Christine Casey

25 May 2021

100 years ago today, on May 25th 1921, during the final stage of the Anglo-Irish war, the Dublin brigade of the IRA set light to the Custom House resulting in a devastating fire and loss of life. Restored by the Office of Public Works in the 1920s, the building underwent a second major programme of conservation in the 1980s, completed in 1991. Today scaffolding again rises along the river front to enable cleaning and repair of the pediment statuary following a steam clean of the façade by the OPW. The CRAFTVALUE team was permitted access to the site to view the newly cleaned statuary and carving.

Melanie Hayes of CRAFTVALUE with figures of Britannia and Hibernia in the Custom House pediment.

An impromptu video filmed on the scaffolding complete with street noise communicates more clearly than still images the materiality of the sculpted surfaces. Viewing the bejeweled oxen heads, hide swags, riverine heads, and allegorical figures at close quarters illuminates the assembly process of the sculpted elements, the tooling of the stone surfaces, and the sheer virtuosity displayed by Edward Smyth and his assistant Benjamin Schrowder. It also reveals the presence of an incomplete element in the frieze which casts light on the carving process.

James Malton’s view of the Custom House, Dublin. Courtesy Irish Architectural Archive

James Gandon was 40 years old when he arrived in Dublin and had only one building of significant scale to his name, the County Hall at Nottingham, now demolished. The Custom House presented major challenges in terms of its immense size and waterlogged site. Edward McParland has brilliantly analysed the sources and formal arrangements of the design and has noted the singularity of the building’s sculptural richness in Gandon’s work. If only we could now access the building records in the National Archives at Kew cited in McParland’s footnotes, which contain information on the building contracts and construction process including the importation of scaffolding poles from England, reportedly because poles of sufficient length could not be procured in Ireland. The reopening of the Kew Archives and lifting of travel restrictions will provide an opportunity to revisit these records.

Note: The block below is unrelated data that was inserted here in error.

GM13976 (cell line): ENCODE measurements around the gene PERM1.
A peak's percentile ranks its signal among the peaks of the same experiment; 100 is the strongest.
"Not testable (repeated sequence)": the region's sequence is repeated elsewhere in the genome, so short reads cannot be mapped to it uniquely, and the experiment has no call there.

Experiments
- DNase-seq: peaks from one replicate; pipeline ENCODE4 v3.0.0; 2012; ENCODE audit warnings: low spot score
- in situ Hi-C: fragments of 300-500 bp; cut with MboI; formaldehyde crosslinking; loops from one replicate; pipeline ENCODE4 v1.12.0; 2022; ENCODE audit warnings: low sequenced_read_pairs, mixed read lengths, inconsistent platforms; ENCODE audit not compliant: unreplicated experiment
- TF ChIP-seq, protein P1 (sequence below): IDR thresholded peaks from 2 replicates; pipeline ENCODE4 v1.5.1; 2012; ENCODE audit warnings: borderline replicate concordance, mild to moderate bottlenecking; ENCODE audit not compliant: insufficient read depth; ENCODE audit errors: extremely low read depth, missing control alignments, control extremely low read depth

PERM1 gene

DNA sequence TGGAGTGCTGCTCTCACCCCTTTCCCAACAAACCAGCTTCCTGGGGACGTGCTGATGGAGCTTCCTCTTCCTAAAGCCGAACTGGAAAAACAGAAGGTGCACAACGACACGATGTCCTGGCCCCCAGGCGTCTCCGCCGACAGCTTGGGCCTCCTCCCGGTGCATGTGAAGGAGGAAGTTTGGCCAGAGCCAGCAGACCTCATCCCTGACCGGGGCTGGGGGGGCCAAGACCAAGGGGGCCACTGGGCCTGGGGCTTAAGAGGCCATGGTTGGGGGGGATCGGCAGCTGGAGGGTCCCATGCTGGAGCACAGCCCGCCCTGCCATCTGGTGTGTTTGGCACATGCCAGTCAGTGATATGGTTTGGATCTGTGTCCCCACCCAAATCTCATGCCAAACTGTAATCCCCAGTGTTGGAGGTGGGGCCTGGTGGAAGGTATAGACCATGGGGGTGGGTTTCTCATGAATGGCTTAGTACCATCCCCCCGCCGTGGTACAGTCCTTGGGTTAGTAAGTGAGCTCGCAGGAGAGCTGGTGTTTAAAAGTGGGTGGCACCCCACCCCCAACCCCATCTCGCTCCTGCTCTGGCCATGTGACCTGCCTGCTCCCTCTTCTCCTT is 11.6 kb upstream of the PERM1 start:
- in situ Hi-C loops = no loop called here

Audrey Farrell, OPW conservation architect and John  Larissy, OPW building maintenance